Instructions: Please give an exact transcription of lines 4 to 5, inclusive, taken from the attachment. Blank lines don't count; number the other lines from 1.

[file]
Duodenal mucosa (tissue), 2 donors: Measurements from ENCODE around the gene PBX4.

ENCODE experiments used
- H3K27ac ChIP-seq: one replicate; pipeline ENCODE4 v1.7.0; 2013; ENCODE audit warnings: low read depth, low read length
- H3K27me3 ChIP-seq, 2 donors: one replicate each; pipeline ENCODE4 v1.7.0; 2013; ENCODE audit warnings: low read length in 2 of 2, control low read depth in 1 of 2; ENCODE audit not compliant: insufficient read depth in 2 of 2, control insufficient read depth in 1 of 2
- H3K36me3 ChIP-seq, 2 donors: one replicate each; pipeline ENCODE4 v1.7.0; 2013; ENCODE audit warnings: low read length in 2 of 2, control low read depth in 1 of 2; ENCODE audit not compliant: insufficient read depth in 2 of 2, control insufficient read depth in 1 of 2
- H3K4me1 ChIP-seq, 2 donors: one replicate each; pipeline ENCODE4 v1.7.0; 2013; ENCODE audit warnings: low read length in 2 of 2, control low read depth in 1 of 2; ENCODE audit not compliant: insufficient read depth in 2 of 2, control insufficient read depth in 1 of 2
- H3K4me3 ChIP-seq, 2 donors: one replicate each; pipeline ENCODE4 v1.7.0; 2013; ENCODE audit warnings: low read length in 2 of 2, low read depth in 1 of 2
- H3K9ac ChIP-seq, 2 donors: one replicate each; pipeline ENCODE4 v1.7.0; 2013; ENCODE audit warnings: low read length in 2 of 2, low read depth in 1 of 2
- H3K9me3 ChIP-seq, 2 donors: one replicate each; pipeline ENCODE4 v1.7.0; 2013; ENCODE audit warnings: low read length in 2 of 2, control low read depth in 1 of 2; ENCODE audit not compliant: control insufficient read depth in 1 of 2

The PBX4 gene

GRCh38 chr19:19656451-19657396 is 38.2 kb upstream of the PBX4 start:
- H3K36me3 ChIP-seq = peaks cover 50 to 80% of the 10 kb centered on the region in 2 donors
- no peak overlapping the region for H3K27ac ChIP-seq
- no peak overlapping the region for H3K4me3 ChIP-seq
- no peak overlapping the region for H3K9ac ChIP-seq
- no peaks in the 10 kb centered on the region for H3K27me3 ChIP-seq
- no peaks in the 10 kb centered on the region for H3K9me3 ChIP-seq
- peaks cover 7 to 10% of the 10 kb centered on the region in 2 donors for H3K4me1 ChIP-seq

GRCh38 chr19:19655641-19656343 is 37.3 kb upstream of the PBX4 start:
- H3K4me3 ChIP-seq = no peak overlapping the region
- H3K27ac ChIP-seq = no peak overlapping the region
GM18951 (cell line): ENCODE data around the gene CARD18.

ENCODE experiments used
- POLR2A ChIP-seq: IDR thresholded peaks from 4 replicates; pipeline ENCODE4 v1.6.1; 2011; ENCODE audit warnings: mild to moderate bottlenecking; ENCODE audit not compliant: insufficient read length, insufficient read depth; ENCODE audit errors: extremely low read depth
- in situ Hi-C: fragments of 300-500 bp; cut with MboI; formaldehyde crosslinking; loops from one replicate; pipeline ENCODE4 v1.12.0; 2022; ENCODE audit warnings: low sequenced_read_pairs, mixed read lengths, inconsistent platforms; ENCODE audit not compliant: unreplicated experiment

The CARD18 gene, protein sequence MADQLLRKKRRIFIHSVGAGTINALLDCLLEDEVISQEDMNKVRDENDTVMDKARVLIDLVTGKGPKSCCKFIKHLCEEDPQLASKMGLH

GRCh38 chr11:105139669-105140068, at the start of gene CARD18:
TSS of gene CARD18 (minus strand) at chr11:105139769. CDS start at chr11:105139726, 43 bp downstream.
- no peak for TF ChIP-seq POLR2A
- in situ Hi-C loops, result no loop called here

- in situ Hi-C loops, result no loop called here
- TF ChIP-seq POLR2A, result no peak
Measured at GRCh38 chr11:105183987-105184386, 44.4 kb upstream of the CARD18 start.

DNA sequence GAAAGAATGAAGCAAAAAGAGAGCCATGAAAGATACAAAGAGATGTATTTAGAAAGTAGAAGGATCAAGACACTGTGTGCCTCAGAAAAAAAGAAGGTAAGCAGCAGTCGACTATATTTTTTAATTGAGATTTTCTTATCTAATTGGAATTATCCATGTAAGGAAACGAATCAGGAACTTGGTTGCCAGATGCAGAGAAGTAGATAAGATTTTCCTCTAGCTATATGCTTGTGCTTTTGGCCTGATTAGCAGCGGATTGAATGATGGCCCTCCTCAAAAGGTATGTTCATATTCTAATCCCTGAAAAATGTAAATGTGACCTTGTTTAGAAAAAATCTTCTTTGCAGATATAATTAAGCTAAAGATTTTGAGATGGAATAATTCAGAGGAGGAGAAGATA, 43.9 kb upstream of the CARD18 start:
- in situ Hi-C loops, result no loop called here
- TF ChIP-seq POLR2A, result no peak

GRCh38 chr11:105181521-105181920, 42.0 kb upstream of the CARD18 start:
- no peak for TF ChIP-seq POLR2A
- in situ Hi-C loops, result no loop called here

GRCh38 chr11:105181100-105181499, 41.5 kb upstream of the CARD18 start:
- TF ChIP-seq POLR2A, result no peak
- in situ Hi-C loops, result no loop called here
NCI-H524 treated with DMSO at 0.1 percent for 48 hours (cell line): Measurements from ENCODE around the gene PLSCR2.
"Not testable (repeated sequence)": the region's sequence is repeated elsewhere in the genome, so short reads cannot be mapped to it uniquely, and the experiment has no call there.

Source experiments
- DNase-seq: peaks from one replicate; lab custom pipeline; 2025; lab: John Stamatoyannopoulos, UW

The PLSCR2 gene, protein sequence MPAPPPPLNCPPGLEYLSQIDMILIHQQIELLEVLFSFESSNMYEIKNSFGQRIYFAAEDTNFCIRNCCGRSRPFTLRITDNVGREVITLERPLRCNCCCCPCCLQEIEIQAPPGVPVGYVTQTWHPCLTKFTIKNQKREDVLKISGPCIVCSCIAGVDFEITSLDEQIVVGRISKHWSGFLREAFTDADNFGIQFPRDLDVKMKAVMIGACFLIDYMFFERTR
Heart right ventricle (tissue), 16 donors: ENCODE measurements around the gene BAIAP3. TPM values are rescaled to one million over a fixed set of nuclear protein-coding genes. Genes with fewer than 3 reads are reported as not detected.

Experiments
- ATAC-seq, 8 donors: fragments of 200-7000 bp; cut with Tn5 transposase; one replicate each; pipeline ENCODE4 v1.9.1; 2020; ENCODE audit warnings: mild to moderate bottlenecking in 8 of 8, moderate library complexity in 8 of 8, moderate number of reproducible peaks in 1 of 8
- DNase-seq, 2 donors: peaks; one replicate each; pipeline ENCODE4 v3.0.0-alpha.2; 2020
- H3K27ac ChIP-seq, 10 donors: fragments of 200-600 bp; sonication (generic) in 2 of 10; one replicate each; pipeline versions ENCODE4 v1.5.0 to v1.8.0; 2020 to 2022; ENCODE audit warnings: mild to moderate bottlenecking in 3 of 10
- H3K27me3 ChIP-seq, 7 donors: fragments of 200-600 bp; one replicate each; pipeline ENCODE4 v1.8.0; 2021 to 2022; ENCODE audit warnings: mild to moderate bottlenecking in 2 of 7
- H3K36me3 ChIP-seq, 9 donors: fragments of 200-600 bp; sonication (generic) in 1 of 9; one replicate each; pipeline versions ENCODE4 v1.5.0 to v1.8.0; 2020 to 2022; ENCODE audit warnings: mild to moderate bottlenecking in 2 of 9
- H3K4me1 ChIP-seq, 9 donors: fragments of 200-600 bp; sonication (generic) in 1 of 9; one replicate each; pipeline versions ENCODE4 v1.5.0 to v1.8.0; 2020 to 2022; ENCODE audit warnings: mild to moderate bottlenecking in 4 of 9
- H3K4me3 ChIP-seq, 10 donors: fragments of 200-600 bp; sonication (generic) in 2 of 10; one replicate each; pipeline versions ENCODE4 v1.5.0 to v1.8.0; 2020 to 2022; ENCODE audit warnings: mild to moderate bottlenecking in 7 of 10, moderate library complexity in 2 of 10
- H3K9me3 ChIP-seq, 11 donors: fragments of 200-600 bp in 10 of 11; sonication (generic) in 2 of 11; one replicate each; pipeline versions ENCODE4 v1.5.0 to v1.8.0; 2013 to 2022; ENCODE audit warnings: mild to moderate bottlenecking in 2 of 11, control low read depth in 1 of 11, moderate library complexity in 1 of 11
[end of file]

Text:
- H3K27me3 ChIP-seq, 2 donors: one replicate each; pipeline ENCODE4 v1.7.0; 2013; ENCODE audit warnings: low read length in 2 of 2, control low read depth in 1 of 2; ENCODE audit not compliant: insufficient read depth in 2 of 2, control insufficient read depth in 1 of 2
- H3K36me3 ChIP-seq, 2 donors: one replicate each; pipeline ENCODE4 v1.7.0; 2013; ENCODE audit warnings: low read length in 2 of 2, control low read depth in 1 of 2; ENCODE audit not compliant: insufficient read depth in 2 of 2, control insufficient read depth in 1 of 2